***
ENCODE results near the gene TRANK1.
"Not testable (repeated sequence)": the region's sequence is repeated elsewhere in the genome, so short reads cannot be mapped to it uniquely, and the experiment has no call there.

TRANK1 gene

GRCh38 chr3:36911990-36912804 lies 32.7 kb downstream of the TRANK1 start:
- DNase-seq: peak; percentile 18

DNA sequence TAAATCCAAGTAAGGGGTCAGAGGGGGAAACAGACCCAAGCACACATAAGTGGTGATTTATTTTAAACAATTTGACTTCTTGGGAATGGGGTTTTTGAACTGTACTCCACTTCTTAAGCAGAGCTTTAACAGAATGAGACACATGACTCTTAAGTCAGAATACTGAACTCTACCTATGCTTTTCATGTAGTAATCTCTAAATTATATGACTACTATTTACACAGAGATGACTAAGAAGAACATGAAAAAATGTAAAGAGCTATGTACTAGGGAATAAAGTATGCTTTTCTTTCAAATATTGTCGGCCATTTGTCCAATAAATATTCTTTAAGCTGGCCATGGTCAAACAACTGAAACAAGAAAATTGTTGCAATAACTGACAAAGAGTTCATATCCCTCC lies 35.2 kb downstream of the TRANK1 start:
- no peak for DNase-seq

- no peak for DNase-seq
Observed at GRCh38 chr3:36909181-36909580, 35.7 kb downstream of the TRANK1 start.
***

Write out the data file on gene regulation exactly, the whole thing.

ENCODE results near the gene TRANK1.
"Not testable (repeated sequence)": the region's sequence is repeated elsewhere in the genome, so short reads cannot be mapped to it uniquely, and the experiment has no call there.

TRANK1 gene

GRCh38 chr3:36911990-36912804 lies 32.7 kb downstream of the TRANK1 start:
- DNase-seq: peak; percentile 18

DNA sequence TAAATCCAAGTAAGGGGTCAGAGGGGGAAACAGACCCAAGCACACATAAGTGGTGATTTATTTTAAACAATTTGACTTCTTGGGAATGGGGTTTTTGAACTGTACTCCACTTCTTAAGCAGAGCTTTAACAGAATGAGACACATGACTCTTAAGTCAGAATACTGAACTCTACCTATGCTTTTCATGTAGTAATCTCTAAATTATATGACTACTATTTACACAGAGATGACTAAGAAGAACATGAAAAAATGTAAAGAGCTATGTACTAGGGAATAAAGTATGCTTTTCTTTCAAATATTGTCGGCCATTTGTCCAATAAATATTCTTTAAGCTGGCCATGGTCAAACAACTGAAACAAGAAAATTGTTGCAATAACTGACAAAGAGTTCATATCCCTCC lies 35.2 kb downstream of the TRANK1 start:
- no peak for DNase-seq

- no peak for DNase-seq
Observed at GRCh38 chr3:36909181-36909580, 35.7 kb downstream of the TRANK1 start.